Masculinity and femininity are social constructs that vary across place and time. The categories of “men” and “women”–and any other genders recognized in a given society–are also social constructs that vary a great deal. Looking at the historical and anthropological records, I notice that the vast majority of human communities (all, as far as I know) make use of these constructs in some way.
The content of the constructs varies widely. What is considered “feminine” or “masculine” may be very different, even opposite, from one society to another. We can also see changes in gender norms and roles in the same society across generations.
What doesn’t vary so much is that gender exists in some form. People make meanings from the human body, sexuality, personality, reproduction, work, and related social roles. I would call this combination gender.
I see gender as similar to language. It’s a tool for meaning, communication and social organization that is part of the expressive repertoire of our species. Just like languages vary tremendously among groups, so does gender. People from different communities may be as confused by one another’s gender norms as they are by one another’s speech. Nonetheless, each is likely to have and use an idiom. Perhaps we are born prepared to learn gender norms, just like we’re born prepared to acquire language. The fact that it is so widespread suggest that, like language, gender is probably doing something pretty important for us. People seem to have strong intrinsic inclinations that pull them toward particular ways of being in the world, which they express through these culturally specific channels.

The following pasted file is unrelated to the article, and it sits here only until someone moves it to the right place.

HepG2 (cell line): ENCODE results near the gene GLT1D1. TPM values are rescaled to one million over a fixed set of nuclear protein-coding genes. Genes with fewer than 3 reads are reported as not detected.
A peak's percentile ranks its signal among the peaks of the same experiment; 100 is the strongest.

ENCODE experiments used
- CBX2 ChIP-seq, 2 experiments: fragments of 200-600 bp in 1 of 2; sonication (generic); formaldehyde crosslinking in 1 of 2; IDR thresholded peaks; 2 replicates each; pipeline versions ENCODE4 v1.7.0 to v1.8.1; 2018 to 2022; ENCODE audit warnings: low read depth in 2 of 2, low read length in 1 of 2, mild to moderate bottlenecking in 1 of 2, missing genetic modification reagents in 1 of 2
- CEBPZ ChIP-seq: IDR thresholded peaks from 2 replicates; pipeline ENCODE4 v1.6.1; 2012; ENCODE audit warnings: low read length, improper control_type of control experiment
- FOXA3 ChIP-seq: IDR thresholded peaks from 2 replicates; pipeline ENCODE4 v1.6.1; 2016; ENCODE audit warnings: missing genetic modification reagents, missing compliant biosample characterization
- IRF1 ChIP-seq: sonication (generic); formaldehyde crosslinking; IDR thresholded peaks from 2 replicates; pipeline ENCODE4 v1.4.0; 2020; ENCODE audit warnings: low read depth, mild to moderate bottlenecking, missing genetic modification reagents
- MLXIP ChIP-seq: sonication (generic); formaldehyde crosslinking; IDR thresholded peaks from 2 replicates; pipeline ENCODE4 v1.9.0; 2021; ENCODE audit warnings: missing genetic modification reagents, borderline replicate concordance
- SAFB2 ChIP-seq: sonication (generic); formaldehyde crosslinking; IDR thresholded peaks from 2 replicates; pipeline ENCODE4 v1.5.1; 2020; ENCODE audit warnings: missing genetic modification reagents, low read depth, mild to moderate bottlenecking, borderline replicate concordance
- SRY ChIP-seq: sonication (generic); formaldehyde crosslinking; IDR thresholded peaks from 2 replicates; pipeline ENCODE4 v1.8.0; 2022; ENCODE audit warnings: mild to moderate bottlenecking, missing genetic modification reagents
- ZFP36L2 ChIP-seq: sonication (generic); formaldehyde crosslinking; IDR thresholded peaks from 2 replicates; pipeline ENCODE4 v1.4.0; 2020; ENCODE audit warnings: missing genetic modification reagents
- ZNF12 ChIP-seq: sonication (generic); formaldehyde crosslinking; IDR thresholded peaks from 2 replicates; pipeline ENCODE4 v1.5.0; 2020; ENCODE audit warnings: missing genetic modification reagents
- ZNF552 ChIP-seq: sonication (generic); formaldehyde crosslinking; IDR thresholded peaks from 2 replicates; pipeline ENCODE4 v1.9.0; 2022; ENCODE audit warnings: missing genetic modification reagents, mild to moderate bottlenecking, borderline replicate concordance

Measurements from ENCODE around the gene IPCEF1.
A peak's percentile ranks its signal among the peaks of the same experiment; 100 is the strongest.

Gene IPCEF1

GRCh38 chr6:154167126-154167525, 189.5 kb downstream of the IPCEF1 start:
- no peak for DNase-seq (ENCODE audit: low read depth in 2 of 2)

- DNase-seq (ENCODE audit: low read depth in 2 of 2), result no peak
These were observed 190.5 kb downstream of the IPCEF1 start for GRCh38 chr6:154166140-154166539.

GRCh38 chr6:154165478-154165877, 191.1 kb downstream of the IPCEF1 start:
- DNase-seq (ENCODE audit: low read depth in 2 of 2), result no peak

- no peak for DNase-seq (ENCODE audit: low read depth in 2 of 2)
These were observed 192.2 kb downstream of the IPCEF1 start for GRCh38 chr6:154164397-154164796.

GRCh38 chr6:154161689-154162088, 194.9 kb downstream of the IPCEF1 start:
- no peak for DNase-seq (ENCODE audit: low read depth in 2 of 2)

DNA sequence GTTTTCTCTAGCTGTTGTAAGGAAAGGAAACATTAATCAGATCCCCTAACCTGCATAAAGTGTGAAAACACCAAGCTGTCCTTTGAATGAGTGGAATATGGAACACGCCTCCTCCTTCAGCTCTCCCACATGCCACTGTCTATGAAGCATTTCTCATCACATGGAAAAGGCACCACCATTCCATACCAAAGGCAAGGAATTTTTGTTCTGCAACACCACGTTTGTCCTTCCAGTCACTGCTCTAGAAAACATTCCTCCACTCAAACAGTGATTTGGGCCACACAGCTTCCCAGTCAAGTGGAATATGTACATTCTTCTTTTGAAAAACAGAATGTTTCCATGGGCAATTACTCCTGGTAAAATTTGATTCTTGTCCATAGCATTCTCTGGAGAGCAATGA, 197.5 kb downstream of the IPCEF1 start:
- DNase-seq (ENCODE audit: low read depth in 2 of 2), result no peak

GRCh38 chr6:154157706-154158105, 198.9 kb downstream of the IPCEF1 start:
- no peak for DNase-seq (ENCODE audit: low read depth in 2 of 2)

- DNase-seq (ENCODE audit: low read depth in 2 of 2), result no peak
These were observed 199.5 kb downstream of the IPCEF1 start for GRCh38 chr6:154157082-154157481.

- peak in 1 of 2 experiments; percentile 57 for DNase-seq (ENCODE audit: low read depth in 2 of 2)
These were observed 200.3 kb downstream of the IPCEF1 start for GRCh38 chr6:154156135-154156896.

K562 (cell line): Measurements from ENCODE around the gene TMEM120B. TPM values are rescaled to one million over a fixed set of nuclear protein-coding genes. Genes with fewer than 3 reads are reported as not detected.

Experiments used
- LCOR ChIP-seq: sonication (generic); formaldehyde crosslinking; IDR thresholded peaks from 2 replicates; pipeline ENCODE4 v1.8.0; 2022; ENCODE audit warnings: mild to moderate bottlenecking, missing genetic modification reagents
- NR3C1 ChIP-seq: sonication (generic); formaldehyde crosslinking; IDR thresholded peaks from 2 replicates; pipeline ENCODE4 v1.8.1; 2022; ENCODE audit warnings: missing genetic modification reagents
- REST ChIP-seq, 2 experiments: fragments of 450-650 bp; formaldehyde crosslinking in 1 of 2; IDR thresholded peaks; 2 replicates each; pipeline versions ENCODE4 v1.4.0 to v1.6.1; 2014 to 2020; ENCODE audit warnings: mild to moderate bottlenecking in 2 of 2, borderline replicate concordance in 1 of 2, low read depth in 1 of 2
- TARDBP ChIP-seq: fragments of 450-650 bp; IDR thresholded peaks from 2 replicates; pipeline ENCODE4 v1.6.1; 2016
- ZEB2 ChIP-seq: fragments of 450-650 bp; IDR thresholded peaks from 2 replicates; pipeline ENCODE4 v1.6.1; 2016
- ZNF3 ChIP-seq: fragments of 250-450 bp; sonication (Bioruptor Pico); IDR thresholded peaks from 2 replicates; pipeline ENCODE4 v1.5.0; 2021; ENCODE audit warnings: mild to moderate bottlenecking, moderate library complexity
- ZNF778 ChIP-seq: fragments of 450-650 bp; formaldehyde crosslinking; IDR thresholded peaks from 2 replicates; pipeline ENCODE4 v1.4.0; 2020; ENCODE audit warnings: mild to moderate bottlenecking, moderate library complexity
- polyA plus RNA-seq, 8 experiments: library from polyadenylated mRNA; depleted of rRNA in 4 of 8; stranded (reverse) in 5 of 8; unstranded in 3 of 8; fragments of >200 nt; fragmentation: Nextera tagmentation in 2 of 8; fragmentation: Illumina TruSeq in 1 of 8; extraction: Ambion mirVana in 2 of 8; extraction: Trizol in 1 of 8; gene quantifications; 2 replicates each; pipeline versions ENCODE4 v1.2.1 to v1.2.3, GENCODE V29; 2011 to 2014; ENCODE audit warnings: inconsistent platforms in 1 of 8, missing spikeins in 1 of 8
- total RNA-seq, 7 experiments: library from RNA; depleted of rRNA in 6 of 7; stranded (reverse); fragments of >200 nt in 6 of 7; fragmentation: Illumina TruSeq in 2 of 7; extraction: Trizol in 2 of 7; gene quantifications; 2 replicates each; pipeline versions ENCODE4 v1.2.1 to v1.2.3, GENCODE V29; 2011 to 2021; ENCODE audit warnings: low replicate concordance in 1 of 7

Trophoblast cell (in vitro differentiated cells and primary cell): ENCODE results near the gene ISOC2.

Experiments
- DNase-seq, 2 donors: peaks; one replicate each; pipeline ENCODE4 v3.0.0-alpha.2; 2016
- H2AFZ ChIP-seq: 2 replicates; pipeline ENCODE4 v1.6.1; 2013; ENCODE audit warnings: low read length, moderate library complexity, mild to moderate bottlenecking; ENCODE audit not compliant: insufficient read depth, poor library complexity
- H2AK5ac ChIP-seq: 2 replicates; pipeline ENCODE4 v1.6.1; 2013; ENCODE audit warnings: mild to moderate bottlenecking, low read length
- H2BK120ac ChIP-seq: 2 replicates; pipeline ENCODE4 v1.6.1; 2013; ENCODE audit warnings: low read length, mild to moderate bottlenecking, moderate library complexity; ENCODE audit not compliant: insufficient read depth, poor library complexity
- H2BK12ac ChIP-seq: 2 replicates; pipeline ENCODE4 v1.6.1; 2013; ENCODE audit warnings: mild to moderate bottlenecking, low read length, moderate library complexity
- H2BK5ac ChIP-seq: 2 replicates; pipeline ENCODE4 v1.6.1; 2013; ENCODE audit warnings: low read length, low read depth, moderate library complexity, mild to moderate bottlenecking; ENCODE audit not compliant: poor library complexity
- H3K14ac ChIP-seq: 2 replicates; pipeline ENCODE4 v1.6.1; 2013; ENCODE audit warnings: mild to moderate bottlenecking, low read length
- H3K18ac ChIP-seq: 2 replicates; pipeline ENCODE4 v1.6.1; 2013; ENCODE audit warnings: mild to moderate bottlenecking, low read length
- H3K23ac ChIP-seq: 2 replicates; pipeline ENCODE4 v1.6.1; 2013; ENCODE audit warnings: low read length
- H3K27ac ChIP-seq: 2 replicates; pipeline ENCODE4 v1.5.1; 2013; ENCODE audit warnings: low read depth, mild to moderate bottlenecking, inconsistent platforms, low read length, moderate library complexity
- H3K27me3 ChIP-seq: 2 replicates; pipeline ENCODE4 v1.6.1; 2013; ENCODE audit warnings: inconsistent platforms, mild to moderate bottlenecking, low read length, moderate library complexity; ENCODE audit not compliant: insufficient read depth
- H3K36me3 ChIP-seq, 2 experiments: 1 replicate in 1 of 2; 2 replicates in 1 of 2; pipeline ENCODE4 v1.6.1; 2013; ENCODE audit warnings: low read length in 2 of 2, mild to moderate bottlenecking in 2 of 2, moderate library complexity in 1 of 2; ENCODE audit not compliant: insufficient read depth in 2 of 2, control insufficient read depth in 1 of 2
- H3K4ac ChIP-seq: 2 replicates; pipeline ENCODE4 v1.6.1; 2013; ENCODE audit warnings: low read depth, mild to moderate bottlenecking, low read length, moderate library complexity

This view of gender has several implications. One is that gender is probably not going anywhere. Another is that, while we may be stuck with gender, we’re not stuck with the status quo. It follows that we are obliged to seek a gender system that is as egalitarian and nonviolent as possible.
If gender is part of how we communicate as humans, I think this suggests that everyone has a right to use this language. Therefore, we should seek a gender system that maximizes expressive opportunity. A good gender system doesn’t just avoid singling out some people for oppression, marginalization and punishment. Violence is a huge, terrifying problem with most gender systems, and it’s still the most pressing issue we face. But it’s not the only one. A good gender system gives as many people as possible the chance to truly express ourselves–to inhabit our bodies, relationships, and communities in an authentic way, to live in alignment with our deepest selves.
What do femininity and masculinity mean to you?
One thing, and one thing only, delayed my transition for many months.